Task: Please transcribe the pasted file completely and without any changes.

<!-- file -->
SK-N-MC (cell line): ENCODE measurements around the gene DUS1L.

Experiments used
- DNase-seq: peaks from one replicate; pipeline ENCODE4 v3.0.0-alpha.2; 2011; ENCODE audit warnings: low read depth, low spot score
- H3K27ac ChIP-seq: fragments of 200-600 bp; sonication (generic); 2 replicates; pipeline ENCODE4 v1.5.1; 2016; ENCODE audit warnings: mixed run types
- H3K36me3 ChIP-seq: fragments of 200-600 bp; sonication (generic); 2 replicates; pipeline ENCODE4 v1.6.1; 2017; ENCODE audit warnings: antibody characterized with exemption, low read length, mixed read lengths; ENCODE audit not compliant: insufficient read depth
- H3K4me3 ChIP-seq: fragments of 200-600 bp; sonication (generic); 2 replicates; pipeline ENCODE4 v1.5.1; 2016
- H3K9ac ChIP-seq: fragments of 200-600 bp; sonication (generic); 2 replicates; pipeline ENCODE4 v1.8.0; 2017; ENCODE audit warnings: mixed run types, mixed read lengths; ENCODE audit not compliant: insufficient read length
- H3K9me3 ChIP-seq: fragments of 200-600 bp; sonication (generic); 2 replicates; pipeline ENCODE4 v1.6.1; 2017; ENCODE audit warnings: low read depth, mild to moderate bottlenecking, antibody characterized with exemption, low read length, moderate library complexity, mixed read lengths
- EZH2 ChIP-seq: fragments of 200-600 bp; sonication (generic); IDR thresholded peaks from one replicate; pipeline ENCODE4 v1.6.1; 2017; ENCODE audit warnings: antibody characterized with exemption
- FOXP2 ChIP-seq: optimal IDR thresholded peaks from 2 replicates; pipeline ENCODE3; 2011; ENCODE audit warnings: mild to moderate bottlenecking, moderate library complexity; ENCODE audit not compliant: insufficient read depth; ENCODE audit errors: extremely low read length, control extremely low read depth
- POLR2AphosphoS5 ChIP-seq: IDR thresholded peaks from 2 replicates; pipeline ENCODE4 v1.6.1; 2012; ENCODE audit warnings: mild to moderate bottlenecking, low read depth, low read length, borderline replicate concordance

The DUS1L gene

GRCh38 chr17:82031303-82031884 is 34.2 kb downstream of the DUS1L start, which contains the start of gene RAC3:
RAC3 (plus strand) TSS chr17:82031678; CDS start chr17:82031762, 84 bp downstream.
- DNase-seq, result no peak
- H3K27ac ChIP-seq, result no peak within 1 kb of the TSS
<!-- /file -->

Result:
SK-N-MC (cell line): ENCODE measurements around the gene DUS1L.

Experiments used
- DNase-seq: peaks from one replicate; pipeline ENCODE4 v3.0.0-alpha.2; 2011; ENCODE audit warnings: low read depth, low spot score
- H3K27ac ChIP-seq: fragments of 200-600 bp; sonication (generic); 2 replicates; pipeline ENCODE4 v1.5.1; 2016; ENCODE audit warnings: mixed run types
- H3K36me3 ChIP-seq: fragments of 200-600 bp; sonication (generic); 2 replicates; pipeline ENCODE4 v1.6.1; 2017; ENCODE audit warnings: antibody characterized with exemption, low read length, mixed read lengths; ENCODE audit not compliant: insufficient read depth
- H3K4me3 ChIP-seq: fragments of 200-600 bp; sonication (generic); 2 replicates; pipeline ENCODE4 v1.5.1; 2016
- H3K9ac ChIP-seq: fragments of 200-600 bp; sonication (generic); 2 replicates; pipeline ENCODE4 v1.8.0; 2017; ENCODE audit warnings: mixed run types, mixed read lengths; ENCODE audit not compliant: insufficient read length
- H3K9me3 ChIP-seq: fragments of 200-600 bp; sonication (generic); 2 replicates; pipeline ENCODE4 v1.6.1; 2017; ENCODE audit warnings: low read depth, mild to moderate bottlenecking, antibody characterized with exemption, low read length, moderate library complexity, mixed read lengths
- EZH2 ChIP-seq: fragments of 200-600 bp; sonication (generic); IDR thresholded peaks from one replicate; pipeline ENCODE4 v1.6.1; 2017; ENCODE audit warnings: antibody characterized with exemption
- FOXP2 ChIP-seq: optimal IDR thresholded peaks from 2 replicates; pipeline ENCODE3; 2011; ENCODE audit warnings: mild to moderate bottlenecking, moderate library complexity; ENCODE audit not compliant: insufficient read depth; ENCODE audit errors: extremely low read length, control extremely low read depth
- POLR2AphosphoS5 ChIP-seq: IDR thresholded peaks from 2 replicates; pipeline ENCODE4 v1.6.1; 2012; ENCODE audit warnings: mild to moderate bottlenecking, low read depth, low read length, borderline replicate concordance

The DUS1L gene

GRCh38 chr17:82031303-82031884 is 34.2 kb downstream of the DUS1L start, which contains the start of gene RAC3:
RAC3 (plus strand) TSS chr17:82031678; CDS start chr17:82031762, 84 bp downstream.
- DNase-seq, result no peak
- H3K27ac ChIP-seq, result no peak within 1 kb of the TSS